HARVARD SCHOLARS JOIN YALE DIVINITY SCHOOL COUNTERPARTS IN WELCOMING DOCUMENT FROM MUSLIM COMMUNITY
NEW HAVEN, CT – The leaders of Harvard Divinity School and Princeton Theological Seminary have joined scholars at Yale Divinity School in endorsing a statement that warmly embraces the open letter A Common Word between Us and You, released worldwide on Oct. 11 and signed by 138 Muslim scholars, clerics, and intellectuals.
The statement released yesterday by the Yale scholars, entitled Loving God and Neighbor Together: A Christian Response to A Common Word between Us and You (see below) says, “We receive A Common Word as a Muslim hand of conviviality and cooperation extended to Christians world-wide. In this response we extend our own Christian hand in return, so that together with all other human beings we may live in peace and justice as we seek to love God and our neighbors.”
The statement was issued by Harold Attridge, dean of Yale Divinity School and Lillian Claus Prof of New Testament; Miroslav Volf, director of the Yale Center for Faith & Culture and Henry B. Wright Professor of Systematic Theology; Joseph Cumming, director of the Reconciliation Program at the Yale Center for Faith & Culture; and Emilie M. Townes, the Andrew W. Mellon Professor of African American Religion and Theology and president-elect of the American Academy of Religion.
Adding their names to the statement, among others, were Iain Torrance, president of Princeton Theological Seminary, and William A. Graham, dean of Harvard Divinity School. More scholars are expected to endorse the statement as it continues to be circulated at Yale Divinity School and at other academic institutions across the country.
The Loving God and Neighbor Together document says, “A Common Word between Us and You identifies some core common ground between Christianity and Islam which lies at the heart of our respective faiths as well as at the heart of the most ancient Abrahamic faith, Judaism. Jesus Christ’s (Peace Be Upon Him) call to love God and neighbor was rooted in the divine revelation to the people of Israel embodied in the Torah (Deuteronomy 6:5; Leviticus 19:18).”
Volf, whose latest book is The End of Memory: Remembering Rightly in a Violent World, said he was “deeply encouraged and challenged” by the open letter, which he called “historic, courageous, and marked by deep insight and generosity of spirit.” The Yale authors praised the depth of A Common Word, particularly the degree to which the signatories identified important common ground between Muslim and Christian communities, in a time when relations between these communities are so often strained. While the Yale reply acknowledges the undeniable differences between Islam and Christianity, Volf believes that A Common Word “opens new possibilities for dialogue and cooperation between Muslims and Christians.”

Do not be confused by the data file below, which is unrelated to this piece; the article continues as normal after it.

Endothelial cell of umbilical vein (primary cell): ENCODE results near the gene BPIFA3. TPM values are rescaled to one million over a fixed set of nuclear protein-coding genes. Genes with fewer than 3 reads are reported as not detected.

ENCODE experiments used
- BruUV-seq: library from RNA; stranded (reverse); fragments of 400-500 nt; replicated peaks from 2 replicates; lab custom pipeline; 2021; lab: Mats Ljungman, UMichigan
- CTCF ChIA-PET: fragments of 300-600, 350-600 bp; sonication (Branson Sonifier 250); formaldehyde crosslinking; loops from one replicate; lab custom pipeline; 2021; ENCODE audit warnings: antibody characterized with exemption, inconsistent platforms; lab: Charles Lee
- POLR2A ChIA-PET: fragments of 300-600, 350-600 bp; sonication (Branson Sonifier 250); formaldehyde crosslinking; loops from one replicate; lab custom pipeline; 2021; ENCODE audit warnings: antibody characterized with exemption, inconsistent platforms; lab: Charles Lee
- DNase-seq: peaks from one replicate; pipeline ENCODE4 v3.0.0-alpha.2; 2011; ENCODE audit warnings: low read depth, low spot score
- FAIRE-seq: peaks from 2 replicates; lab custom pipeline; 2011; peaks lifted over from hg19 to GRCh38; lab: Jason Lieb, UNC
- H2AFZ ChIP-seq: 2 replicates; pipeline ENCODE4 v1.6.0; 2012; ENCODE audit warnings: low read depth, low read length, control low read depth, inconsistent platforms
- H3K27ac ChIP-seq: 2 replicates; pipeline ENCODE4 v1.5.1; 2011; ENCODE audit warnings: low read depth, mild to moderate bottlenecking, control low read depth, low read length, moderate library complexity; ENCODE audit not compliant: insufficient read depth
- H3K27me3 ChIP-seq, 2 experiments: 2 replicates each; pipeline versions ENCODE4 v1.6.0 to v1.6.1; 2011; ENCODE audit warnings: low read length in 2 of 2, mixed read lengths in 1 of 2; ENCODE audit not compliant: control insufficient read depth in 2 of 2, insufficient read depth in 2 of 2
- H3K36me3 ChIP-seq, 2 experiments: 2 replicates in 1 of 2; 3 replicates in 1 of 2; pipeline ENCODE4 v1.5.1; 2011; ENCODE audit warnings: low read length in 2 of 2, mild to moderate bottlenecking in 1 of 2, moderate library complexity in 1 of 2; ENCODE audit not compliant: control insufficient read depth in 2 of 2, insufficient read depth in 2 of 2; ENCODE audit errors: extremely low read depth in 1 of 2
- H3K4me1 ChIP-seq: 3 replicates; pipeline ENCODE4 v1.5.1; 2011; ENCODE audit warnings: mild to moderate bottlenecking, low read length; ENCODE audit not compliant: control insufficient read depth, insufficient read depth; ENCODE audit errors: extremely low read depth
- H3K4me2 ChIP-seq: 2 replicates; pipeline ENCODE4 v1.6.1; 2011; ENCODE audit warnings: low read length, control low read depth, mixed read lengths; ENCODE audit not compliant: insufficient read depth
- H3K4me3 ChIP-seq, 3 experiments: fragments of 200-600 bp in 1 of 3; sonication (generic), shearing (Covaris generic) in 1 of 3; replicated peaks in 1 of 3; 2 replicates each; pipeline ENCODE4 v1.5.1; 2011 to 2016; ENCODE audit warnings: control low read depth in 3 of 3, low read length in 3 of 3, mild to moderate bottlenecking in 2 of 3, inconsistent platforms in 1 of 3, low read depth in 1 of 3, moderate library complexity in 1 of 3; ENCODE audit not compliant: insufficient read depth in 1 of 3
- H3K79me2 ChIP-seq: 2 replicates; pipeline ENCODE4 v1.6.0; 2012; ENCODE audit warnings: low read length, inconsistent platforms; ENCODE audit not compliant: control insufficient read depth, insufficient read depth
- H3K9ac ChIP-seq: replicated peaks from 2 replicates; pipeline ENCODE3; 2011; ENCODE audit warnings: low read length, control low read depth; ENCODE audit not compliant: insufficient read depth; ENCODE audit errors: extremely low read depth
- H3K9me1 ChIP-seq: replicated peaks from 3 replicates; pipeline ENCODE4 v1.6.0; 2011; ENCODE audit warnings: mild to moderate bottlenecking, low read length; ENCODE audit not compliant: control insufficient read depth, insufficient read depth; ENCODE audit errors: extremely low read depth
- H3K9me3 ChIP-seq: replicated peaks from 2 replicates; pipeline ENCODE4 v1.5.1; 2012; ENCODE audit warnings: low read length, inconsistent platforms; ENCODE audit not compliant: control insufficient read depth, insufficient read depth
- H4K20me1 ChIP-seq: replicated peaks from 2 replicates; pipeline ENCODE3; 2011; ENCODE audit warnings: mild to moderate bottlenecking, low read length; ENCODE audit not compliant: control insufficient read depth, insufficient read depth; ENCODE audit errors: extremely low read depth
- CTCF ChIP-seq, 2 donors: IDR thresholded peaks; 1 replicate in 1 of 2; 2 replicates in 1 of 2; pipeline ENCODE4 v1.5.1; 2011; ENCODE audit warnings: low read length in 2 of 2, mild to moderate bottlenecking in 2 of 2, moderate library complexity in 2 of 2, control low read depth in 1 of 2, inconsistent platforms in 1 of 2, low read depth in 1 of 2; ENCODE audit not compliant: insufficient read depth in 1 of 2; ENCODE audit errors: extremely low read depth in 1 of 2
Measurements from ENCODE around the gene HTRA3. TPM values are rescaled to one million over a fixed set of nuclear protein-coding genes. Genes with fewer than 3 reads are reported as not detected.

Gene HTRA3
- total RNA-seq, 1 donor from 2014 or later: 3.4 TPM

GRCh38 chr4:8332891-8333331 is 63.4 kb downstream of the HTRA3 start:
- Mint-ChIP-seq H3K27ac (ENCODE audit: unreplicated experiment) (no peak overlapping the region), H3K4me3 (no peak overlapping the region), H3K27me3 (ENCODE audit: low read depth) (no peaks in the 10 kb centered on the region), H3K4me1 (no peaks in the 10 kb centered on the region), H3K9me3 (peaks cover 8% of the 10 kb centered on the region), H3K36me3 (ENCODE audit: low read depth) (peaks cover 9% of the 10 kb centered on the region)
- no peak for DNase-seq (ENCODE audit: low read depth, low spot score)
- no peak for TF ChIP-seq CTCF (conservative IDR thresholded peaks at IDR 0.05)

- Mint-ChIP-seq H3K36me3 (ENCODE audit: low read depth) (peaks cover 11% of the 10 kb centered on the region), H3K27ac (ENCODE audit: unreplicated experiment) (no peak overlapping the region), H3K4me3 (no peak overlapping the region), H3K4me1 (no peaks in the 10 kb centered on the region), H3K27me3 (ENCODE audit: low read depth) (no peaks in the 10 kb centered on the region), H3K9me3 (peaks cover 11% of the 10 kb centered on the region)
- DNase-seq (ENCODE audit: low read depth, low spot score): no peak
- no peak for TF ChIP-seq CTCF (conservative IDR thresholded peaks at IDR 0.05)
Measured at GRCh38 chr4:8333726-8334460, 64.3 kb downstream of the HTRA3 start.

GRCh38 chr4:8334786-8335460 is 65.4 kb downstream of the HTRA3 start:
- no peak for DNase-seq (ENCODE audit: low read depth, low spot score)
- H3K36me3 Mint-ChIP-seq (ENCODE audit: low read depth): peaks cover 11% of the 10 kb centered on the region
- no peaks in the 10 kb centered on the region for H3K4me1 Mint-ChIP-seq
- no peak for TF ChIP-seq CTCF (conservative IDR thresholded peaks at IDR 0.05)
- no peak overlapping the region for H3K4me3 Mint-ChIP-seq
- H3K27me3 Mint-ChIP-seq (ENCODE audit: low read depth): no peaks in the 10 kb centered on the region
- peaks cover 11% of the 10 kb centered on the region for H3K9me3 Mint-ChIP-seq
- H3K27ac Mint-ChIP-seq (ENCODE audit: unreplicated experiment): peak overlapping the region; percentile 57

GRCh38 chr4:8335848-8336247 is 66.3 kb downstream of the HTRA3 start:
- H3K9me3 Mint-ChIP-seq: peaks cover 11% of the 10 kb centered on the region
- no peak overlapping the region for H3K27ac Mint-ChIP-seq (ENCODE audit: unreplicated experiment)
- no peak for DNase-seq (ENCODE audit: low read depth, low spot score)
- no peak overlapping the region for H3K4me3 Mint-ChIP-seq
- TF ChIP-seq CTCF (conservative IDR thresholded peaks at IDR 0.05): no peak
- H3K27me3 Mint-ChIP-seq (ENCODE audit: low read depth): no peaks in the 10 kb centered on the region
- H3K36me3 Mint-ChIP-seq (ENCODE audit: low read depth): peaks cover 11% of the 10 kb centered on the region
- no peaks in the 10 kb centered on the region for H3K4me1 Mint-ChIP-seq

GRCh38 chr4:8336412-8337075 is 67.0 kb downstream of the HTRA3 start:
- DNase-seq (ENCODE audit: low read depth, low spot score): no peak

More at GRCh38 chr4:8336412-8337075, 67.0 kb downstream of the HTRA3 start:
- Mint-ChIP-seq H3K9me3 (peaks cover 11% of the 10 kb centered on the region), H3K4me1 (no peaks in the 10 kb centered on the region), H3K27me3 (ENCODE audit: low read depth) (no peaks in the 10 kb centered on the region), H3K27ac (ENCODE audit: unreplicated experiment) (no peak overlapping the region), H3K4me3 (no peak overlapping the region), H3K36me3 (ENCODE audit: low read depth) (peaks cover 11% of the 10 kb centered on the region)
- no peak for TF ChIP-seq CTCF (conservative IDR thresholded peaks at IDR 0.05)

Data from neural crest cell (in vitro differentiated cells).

A Common Word, endorsers of the Christian response hope, will lead to a new level of open communication and honest cooperation between Muslims and Christians, although much work remains. The statement concludes, “We are persuaded that our next step should be for our leaders at every level to meet together and begin the earnest work of determining how God would have us fulfill the requirement that we love God and one another. It is with humility and hope that we receive your generous letter, and we commit ourselves to labor together in heart, soul, mind and strength for the objectives you so appropriately propose.”
Yale Divinity School is an interdenominational school of theological education that draws its faculty from the major Christian traditions, preparing students for service in lay and ordained ministries, other professions, and academic careers. It is one of 11 graduate and professional schools at Yale University. Each year, some 140 students graduate with one of three degrees offered by the school: Master of Divinity, Master of Arts in Religion, and Master of Sacred Theology. The school’s mission statement says, “Yale Divinity School has an enduring commitment to foster the knowledge and love of God through critical engagement with the traditions of the Christian churches in the context of the contemporary world.” http://www.yale.edu/divinity
The mission of the Yale Center for Faith & Culture is “to promote the practice of faith in all spheres of life through theological research and leadership development.” http://www.yale.edu/faith
The goal of the Reconciliation Program is to “promote reconciliation between Muslims and Christians, and between Muslim nations and the West, drawing on the resources of the Abrahamic faiths and the teachings and person of Jesus.” http://www.yale.edu/faith/reconciliation
The Initiative on Religion and Politics at Yale seeks to foster thoughtful activism, enrich scholarly discourse, and deepen public conversation on the place of religion in public life, both nationally and internationally. http://www.yale.edu/religionandpolitics/
see also Divinity scholars respond to Muslims http://www.nhregister.com/site/news.cfm?dept_id=7576&PAG=461&rfi=6&newsid=18910082